• 16
    A marketing strategy that entails the creation of marketable new products; the process of converting applications for new technologies into marketable products.
    New product development
    Brainstorming
    Product development
  • 17
    The first filter in the product development process, which eliminates ideas that are inconsistent with the organizationís new product strategy or are obviously inappropriate for some other reason.
    Concept test
    Screening
    Business analysis
  • 18
    A test to evaluate a new product idea, usually before any prototype has been created.
    Business analysis
    Concept test
    Screening
  • 19
    The second stage of the screening process where preliminary figures for demand, cost, sales, and profitability are calculated.
    Test Marketing
    Development
    Business analysis
  • 20
    The limited introduction of a product and a marketing program to determine the reactions of potential customers in a market situation.
    Simulated (laboratory) market testing
    Test marketing
    Commercialization
  • 21
    A consumer who was happy enough with his or her trial experience with a product to use it again.
    Adopter
    Innovator
    Diffuser
  • 22
    A biological metaphor that traces the stages of a productís acceptance, from its introduction to its decline.
    Adaptor life cycle
    Consumer life cycle
    Product life cycle
  • 23
    All parties in the marketing channel that negotiate with one another, buy and sell products, and facilitate the change of ownership between buyer and seller in the course of moving the product from the manufacturer into the hands of the final consumer.
    Channel Receivers
    Channel Suppliers
    Channel Members
  • 24
    The connected chain of all of the business entities, both internal and external to the company, that perform or support the logistics function.
    Supply chain
    Channel Chain
    Demand Chain
  • 25
    The difference between the amount of product produced and the amount an end user wants to buy.
    The difference between the amount of product produced and the amount an end user wants to buy.
    Discrepancy of assortment
    Discrepancy of quantity
    Temporal Discrepancy
  • 26
    The lack of all the items a customer needs to receive full satisfaction from a product or products.
    Discrepancy of Quantity
    Temporal Discrepancy
    Discrepancy of Assortment
  • 27
    A situation that occurs when a product is produced but a customer is not ready to buy it.
    Temporal Discrepancy
    Spatial Discrepancy
    Discrepancy of quantity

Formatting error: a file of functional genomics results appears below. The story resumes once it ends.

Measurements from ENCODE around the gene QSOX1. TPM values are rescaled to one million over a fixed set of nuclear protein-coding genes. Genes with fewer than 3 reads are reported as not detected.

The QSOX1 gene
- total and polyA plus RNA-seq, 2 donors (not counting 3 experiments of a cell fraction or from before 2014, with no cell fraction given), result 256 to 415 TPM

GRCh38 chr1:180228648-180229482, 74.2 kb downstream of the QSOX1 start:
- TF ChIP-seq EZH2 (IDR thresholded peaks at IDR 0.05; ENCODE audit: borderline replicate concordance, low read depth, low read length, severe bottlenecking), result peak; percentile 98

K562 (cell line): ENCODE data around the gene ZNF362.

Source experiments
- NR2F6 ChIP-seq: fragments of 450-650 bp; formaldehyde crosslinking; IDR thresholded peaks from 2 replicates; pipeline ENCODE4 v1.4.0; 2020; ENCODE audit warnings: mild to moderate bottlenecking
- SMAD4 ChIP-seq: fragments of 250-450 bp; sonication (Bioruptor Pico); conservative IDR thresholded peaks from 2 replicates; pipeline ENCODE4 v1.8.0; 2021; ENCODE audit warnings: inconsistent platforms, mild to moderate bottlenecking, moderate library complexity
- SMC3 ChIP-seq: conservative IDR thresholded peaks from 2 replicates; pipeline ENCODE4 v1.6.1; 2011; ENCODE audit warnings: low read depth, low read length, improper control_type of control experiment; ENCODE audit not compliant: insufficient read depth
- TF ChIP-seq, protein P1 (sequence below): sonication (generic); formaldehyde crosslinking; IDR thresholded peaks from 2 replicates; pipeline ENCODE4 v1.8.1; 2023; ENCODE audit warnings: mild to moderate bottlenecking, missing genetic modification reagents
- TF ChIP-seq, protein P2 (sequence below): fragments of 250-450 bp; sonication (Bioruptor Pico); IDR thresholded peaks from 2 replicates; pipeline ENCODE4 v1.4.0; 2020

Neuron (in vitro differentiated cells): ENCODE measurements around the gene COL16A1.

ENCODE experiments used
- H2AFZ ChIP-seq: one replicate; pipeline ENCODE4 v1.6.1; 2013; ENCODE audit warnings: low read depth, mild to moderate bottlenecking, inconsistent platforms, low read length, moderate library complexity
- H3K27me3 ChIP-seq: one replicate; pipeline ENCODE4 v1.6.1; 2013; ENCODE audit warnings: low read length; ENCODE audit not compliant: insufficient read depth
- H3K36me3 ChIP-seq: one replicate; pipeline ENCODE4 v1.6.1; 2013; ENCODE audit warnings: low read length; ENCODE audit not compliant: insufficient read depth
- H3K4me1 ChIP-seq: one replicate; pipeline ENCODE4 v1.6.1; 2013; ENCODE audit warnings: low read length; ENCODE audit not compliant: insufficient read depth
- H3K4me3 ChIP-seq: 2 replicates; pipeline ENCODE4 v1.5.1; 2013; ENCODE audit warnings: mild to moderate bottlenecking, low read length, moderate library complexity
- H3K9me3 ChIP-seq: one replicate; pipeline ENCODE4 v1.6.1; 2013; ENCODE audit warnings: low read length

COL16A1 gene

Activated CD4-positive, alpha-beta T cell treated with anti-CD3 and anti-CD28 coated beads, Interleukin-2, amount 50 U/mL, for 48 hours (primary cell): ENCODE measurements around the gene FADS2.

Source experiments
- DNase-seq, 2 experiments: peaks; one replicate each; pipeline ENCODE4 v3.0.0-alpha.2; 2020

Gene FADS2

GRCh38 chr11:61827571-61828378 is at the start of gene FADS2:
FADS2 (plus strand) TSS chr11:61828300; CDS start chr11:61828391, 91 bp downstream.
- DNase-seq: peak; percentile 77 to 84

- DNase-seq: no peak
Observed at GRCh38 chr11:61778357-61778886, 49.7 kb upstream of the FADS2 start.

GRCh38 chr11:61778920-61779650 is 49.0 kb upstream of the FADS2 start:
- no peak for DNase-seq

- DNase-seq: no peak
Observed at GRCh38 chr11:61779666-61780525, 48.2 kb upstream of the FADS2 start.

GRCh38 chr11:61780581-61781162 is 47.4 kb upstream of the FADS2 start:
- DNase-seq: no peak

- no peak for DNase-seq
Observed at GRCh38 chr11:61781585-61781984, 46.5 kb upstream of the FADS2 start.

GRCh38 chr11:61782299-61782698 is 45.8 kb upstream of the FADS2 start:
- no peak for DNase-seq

• 28
    The difference between the location of a producer and the location of widely scattered markets.
    Spatial Discrepancy
    Discrepancy of Quantity
    Temporal Discrepancy
  • 29
    An institution that buys goods from manufacturers and resells them to businesses, government agencies, and other wholesalers or retailers and that receives and takes title to goods, stores them in its own warehouses, and later ships them.
    Merchant Wholesalers
    Retailer
    Agents and Brokers
  • 30
    A channel intermediary that sells mainly to consumers
    Agents and brokers
    Retailers
    Merchant wholesaler
  • 31
    The process of strategically managing the efficient flow and storage of raw materials, in-process inventory, and finished goods from point of origin to point of consumption.
    Transportation assessors
    Logistics
    Transactional functions
  • 32
    A distribution channel in which producers sell directly to consumers
    Supply chain channel
    Direct channel
    Strategic Channel Alliance
  • 33
    A cooperative agreement between business firms to use the otherís already established distribution channel.
    Strategic channel alliance
    Direct channels
    Channel power
  • 34
    A management system that coordinates and integrates all of the activities performed by supply chain members into a seamless process, from the source to the point of consumption, resulting in enhanced customers and economic value.
    Intensive Distribution
    Supply Chain management
    Channel power
  • 35
    An inventory control system that manages the replenishment of goods from the manufacturer to the final consumer.
    Materials-Handling system
    Inventory control system
    Distribution Resource Planning
  • 36
    A channel conflict that occurs between different levels in a marketing channel, most typically between the manufacturer and wholesaler or between the manufacturer and retailer.
    Horizontal Conflict
    Channel Conflict
    Vertical Conflict
  • 37
    A channel conflict that occurs among channel members on the same level.
    Horizontal Conflict
    Vertical Conflict
    Channel Conflict
  • 38
    A situation that occurs when one marketing channel member intentionally affects another memberís behavior.
    Vertical Conflict
    Channel Conflict
    Channel Control
  • 39
    A method of moving inventory into, within, and out of the warehouse.
    Electronic Data Interchange
    Materials Handling System
    Inventory control system
  • 40
    A method of developing and maintaining an adequate assortment of materials or products to meet a manufacturerís or a customerís demand.
    Inventory Control System
    Outsourcing
    Material-handling system